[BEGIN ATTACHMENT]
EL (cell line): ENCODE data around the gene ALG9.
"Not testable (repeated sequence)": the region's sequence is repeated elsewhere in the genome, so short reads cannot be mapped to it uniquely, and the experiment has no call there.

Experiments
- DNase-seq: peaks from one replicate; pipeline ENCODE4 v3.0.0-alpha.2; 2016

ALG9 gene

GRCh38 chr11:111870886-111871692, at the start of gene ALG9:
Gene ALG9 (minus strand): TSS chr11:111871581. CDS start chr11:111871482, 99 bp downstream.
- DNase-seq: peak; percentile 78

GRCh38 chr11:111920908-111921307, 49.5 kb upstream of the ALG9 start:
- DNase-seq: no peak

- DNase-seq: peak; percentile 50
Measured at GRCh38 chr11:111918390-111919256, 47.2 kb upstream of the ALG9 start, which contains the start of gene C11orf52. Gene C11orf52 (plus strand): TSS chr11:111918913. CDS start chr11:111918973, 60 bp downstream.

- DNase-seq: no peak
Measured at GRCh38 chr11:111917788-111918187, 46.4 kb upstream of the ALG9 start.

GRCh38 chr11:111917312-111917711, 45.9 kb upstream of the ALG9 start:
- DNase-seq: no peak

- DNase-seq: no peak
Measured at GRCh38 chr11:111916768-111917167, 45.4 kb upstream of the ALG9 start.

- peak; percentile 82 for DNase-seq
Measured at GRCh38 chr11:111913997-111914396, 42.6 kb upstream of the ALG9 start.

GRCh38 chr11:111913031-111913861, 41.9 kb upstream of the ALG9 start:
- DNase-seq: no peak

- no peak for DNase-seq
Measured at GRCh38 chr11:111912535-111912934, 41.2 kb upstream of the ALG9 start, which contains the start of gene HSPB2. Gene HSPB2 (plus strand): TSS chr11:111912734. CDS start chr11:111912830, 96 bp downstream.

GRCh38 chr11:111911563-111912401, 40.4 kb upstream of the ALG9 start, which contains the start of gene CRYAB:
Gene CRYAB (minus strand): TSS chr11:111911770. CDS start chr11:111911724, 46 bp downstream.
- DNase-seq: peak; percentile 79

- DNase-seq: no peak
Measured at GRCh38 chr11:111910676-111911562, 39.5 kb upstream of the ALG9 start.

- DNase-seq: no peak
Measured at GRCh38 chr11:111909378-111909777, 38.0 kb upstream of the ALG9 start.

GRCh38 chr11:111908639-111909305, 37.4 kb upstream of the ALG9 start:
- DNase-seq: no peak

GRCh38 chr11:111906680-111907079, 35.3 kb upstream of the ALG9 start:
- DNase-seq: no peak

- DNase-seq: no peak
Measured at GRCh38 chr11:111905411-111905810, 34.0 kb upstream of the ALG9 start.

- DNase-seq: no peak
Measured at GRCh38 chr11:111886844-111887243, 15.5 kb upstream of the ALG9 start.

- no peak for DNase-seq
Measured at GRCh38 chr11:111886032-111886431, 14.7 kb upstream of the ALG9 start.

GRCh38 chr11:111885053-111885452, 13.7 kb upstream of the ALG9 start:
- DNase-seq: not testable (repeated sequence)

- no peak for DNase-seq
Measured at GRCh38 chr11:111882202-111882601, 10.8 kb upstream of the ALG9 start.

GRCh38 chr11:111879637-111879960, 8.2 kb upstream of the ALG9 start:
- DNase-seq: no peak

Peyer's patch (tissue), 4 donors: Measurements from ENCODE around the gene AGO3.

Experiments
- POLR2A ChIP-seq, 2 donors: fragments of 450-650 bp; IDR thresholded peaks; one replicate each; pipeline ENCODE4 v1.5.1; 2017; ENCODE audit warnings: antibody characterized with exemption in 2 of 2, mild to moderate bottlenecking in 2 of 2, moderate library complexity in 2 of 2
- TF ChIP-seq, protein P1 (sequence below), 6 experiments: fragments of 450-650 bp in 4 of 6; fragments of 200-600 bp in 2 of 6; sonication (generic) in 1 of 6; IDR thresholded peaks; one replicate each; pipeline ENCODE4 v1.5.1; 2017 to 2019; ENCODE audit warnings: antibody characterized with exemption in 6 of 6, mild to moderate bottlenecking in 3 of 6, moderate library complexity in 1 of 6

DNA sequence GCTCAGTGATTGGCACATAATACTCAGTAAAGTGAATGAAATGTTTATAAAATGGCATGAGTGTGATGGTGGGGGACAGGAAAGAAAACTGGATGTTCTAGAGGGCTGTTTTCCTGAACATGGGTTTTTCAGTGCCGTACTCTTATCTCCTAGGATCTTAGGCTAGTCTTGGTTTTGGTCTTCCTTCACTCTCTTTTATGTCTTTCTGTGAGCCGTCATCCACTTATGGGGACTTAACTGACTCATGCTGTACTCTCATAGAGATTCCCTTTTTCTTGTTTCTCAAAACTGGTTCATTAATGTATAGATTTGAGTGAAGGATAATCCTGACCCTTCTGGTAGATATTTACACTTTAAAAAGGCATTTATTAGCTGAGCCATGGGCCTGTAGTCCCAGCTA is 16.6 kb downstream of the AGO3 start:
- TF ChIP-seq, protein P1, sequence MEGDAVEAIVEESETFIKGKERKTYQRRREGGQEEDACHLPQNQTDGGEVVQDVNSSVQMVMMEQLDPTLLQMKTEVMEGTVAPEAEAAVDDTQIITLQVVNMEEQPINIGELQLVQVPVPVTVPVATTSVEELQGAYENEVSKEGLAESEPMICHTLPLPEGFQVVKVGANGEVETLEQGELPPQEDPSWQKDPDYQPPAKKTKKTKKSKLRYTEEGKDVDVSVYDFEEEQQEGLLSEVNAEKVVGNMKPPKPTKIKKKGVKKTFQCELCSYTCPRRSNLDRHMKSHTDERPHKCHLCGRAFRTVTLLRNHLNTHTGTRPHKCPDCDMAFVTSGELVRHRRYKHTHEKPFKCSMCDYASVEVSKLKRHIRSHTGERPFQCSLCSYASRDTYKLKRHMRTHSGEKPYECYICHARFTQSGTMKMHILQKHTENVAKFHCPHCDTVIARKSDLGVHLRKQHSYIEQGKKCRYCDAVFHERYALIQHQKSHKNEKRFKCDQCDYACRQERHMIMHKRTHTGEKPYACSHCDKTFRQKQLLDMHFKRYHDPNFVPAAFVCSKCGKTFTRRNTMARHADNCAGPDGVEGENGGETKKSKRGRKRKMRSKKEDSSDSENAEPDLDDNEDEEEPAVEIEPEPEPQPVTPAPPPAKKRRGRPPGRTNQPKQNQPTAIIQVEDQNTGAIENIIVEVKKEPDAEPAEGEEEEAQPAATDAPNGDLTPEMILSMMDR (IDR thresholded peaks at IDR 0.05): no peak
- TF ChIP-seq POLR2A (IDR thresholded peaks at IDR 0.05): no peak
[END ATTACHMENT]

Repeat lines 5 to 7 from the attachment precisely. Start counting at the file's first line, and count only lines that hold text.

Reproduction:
ALG9 gene

GRCh38 chr11:111870886-111871692, at the start of gene ALG9:
Gene ALG9 (minus strand): TSS chr11:111871581. CDS start chr11:111871482, 99 bp downstream.